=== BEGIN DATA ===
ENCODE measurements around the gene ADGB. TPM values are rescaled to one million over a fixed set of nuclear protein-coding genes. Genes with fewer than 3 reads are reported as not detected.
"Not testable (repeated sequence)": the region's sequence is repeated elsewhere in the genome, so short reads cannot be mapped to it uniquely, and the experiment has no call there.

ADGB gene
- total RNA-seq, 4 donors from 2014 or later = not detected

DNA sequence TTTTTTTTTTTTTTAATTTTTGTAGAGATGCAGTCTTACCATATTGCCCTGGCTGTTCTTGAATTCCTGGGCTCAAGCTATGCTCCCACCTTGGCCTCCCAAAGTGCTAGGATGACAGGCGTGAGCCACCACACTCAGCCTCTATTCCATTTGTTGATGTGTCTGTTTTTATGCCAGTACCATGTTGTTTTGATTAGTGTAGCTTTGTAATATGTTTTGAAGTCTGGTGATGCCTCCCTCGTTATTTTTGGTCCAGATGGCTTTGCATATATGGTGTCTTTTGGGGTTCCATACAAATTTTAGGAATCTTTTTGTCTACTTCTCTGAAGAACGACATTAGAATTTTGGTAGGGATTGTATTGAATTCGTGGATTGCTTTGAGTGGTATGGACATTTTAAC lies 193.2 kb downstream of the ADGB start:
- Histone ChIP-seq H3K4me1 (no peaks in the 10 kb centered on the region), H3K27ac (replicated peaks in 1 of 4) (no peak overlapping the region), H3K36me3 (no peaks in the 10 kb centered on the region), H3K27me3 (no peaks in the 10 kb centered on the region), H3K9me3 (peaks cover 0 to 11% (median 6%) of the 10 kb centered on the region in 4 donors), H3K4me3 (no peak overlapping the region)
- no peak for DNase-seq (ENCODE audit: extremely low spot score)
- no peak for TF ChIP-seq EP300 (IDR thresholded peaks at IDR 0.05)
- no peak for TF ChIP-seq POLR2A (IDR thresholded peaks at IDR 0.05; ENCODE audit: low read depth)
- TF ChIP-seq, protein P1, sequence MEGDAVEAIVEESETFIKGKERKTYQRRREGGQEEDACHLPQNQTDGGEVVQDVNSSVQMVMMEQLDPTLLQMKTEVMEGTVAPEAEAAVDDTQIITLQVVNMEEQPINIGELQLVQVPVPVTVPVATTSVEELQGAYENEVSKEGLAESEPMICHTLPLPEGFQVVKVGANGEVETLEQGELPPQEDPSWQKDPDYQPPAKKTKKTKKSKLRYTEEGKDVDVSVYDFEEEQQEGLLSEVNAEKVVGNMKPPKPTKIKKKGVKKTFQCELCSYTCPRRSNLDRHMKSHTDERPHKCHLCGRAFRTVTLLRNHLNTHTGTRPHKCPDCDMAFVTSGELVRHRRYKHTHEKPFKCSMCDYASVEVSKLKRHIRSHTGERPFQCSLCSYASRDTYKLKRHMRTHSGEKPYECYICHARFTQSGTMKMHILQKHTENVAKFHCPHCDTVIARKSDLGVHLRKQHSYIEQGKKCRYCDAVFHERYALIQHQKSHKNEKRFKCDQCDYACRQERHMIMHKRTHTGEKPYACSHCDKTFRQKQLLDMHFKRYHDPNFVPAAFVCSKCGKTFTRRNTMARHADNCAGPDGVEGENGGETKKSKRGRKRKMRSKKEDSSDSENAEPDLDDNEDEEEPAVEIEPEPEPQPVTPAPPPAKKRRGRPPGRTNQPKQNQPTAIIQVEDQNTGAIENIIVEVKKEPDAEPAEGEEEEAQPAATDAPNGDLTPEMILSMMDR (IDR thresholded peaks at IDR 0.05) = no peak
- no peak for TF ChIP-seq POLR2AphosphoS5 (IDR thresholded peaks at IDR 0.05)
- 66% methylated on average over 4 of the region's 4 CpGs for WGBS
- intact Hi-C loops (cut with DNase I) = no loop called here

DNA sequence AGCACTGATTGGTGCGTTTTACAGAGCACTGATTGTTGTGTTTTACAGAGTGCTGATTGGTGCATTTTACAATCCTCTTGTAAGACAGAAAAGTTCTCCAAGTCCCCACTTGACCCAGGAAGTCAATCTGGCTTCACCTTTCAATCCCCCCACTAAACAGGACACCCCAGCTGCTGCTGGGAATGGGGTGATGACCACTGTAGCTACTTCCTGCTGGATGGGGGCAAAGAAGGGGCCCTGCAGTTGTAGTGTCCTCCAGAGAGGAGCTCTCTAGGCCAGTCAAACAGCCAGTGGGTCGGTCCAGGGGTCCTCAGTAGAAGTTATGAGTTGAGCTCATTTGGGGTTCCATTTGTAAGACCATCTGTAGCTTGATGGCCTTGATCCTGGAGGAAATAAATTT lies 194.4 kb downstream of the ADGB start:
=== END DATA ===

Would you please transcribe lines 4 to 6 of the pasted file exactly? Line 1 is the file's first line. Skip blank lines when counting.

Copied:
- total RNA-seq, 4 donors from 2014 or later = not detected

DNA sequence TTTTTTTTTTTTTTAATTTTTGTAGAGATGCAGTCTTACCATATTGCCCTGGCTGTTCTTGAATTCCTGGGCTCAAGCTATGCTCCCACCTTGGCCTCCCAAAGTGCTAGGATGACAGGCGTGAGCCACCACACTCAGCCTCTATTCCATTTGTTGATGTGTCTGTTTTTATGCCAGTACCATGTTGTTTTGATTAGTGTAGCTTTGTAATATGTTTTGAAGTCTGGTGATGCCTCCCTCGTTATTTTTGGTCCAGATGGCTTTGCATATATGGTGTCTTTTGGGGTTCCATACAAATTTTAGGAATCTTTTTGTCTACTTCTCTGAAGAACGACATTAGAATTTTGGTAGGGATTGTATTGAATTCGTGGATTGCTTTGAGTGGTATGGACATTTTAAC lies 193.2 kb downstream of the ADGB start:
- Histone ChIP-seq H3K4me1 (no peaks in the 10 kb centered on the region), H3K27ac (replicated peaks in 1 of 4) (no peak overlapping the region), H3K36me3 (no peaks in the 10 kb centered on the region), H3K27me3 (no peaks in the 10 kb centered on the region), H3K9me3 (peaks cover 0 to 11% (median 6%) of the 10 kb centered on the region in 4 donors), H3K4me3 (no peak overlapping the region)